Googie: fifties coffee shop architecture

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Chronicle Books Llc, 1986 - Business & Economics - 144 pages
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The euphoria about the future that followed World War II permeated the outlooks of architects, who, influenced by Frank Lloyd Wright and with ready access to remarkable new construction material and building techniques spawned by the war technologies, faced the intriguing prospect of redesigning the post war world. Initially the futuristic designs were outrageous, and detractors labeled these structures the Googie School of Architecture after a particularly outlandish coffee shop in Los Angeles. Googie would seem far from outlandish today as those once controversial design elements have become commonplace in both commercial and residential architecture. Author Alan Hess traces the evolution of these early post war designs in a lively yet learned essay profusely illustrated with both color and black-and-white photography. Googie:Fifties Coffee Shop Architecture is a nostalgic trip back to the Fifties and a look forward at the architectural future.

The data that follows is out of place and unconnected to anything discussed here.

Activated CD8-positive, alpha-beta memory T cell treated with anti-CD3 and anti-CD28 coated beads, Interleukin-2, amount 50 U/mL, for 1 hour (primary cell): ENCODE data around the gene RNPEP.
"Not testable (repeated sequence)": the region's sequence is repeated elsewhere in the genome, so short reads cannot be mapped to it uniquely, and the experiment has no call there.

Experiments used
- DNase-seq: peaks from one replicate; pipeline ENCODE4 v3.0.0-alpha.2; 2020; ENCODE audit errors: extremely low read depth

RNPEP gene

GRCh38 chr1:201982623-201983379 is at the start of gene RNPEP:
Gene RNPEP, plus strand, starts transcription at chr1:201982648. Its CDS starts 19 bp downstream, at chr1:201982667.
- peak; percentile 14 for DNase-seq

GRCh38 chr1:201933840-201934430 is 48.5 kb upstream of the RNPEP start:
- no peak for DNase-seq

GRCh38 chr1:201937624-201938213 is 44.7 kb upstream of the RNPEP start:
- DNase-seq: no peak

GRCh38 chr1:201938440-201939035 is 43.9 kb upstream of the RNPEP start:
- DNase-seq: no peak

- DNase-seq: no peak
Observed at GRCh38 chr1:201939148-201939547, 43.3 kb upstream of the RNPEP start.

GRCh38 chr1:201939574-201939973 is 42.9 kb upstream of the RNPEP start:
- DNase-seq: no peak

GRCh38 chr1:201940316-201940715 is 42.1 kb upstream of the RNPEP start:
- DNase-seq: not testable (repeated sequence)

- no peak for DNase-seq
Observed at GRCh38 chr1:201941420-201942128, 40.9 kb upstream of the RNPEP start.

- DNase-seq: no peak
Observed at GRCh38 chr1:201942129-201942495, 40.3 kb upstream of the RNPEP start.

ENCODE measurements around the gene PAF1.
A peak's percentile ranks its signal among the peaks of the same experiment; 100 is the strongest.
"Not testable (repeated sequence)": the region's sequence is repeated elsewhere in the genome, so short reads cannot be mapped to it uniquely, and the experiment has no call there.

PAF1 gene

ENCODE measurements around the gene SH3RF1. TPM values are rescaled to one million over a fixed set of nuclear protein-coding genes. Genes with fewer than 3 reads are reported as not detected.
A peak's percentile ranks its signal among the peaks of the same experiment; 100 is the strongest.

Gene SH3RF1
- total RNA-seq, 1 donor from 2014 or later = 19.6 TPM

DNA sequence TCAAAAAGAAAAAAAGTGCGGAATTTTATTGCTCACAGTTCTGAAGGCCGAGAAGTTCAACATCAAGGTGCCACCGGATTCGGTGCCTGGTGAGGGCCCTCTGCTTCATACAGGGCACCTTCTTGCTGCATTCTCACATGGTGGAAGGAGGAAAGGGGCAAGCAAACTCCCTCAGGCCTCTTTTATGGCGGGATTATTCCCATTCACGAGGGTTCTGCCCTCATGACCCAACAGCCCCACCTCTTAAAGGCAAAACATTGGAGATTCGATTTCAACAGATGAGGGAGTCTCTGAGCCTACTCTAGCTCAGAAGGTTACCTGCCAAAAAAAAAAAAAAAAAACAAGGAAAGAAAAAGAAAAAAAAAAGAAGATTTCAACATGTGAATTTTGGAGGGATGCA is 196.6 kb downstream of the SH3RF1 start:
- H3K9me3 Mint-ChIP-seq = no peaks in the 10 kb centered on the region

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Review: Googie: Fifties Coffee Shop Architecture

User Review  - louisa - Goodreads

Exactly as awesome as you imagine. God bless, Alan Hess. Read full review

Contents

foreword
7
a the 30s 1 9
33
e 50s cars 5 5
61
Copyright

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About the author (1986)

Michael Stern is a fine artist who creates large-scale illuminated photo-based artworks and installations. He curated the landmark exhibition "Julius Shulman: Palm Springs," which forms the basis of this book. He is the editor, designer, and curator of the Palm Springs Modern Committee's website. Alan Hess is an architect and architecture critic for the San Jose Mercury News, and author of numerous articles and books, including, for Rizzoli, Frank Lloyd Wright: The Houses, Frank Lloyd Wright: Prairie Style, Oscar Niemeyer Houses, and the forthcoming Frank Lloyd Wright: Mid-Century Modern.

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